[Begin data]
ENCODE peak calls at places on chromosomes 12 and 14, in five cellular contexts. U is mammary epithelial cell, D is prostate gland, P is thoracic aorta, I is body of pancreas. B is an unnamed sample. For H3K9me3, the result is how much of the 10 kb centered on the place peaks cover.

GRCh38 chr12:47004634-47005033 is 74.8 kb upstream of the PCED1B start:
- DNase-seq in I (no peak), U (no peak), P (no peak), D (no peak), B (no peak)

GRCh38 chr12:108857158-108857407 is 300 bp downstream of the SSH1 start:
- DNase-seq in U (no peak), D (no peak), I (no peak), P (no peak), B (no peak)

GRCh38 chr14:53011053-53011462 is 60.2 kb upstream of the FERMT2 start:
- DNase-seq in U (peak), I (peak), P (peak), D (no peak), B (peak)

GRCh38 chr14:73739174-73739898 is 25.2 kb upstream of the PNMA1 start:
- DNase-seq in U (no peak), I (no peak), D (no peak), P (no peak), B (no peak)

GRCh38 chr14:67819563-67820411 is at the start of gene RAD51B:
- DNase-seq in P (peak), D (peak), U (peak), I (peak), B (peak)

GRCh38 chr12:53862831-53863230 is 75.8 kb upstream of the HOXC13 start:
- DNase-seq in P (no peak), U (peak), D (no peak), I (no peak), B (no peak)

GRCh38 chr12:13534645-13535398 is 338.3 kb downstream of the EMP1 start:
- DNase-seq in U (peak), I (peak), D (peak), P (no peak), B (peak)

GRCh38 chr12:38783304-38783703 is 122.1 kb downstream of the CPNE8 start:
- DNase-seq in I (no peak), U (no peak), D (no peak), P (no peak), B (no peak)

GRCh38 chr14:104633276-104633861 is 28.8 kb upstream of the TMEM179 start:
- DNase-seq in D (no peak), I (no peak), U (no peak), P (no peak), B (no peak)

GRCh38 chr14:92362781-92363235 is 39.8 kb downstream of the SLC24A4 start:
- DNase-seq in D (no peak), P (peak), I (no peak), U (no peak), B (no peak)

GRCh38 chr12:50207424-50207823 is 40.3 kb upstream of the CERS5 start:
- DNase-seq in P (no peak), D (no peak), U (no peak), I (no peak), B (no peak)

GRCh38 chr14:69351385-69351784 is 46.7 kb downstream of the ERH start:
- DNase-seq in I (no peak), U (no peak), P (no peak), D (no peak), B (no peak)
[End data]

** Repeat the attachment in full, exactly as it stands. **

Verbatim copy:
ENCODE peak calls at places on chromosomes 12 and 14, in five cellular contexts. U is mammary epithelial cell, D is prostate gland, P is thoracic aorta, I is body of pancreas. B is an unnamed sample. For H3K9me3, the result is how much of the 10 kb centered on the place peaks cover.

GRCh38 chr12:47004634-47005033 is 74.8 kb upstream of the PCED1B start:
- DNase-seq in I (no peak), U (no peak), P (no peak), D (no peak), B (no peak)

GRCh38 chr12:108857158-108857407 is 300 bp downstream of the SSH1 start:
- DNase-seq in U (no peak), D (no peak), I (no peak), P (no peak), B (no peak)

GRCh38 chr14:53011053-53011462 is 60.2 kb upstream of the FERMT2 start:
- DNase-seq in U (peak), I (peak), P (peak), D (no peak), B (peak)

GRCh38 chr14:73739174-73739898 is 25.2 kb upstream of the PNMA1 start:
- DNase-seq in U (no peak), I (no peak), D (no peak), P (no peak), B (no peak)

GRCh38 chr14:67819563-67820411 is at the start of gene RAD51B:
- DNase-seq in P (peak), D (peak), U (peak), I (peak), B (peak)

GRCh38 chr12:53862831-53863230 is 75.8 kb upstream of the HOXC13 start:
- DNase-seq in P (no peak), U (peak), D (no peak), I (no peak), B (no peak)

GRCh38 chr12:13534645-13535398 is 338.3 kb downstream of the EMP1 start:
- DNase-seq in U (peak), I (peak), D (peak), P (no peak), B (peak)

GRCh38 chr12:38783304-38783703 is 122.1 kb downstream of the CPNE8 start:
- DNase-seq in I (no peak), U (no peak), D (no peak), P (no peak), B (no peak)

GRCh38 chr14:104633276-104633861 is 28.8 kb upstream of the TMEM179 start:
- DNase-seq in D (no peak), I (no peak), U (no peak), P (no peak), B (no peak)

GRCh38 chr14:92362781-92363235 is 39.8 kb downstream of the SLC24A4 start:
- DNase-seq in D (no peak), P (peak), I (no peak), U (no peak), B (no peak)

GRCh38 chr12:50207424-50207823 is 40.3 kb upstream of the CERS5 start:
- DNase-seq in P (no peak), D (no peak), U (no peak), I (no peak), B (no peak)

GRCh38 chr14:69351385-69351784 is 46.7 kb downstream of the ERH start:
- DNase-seq in I (no peak), U (no peak), P (no peak), D (no peak), B (no peak)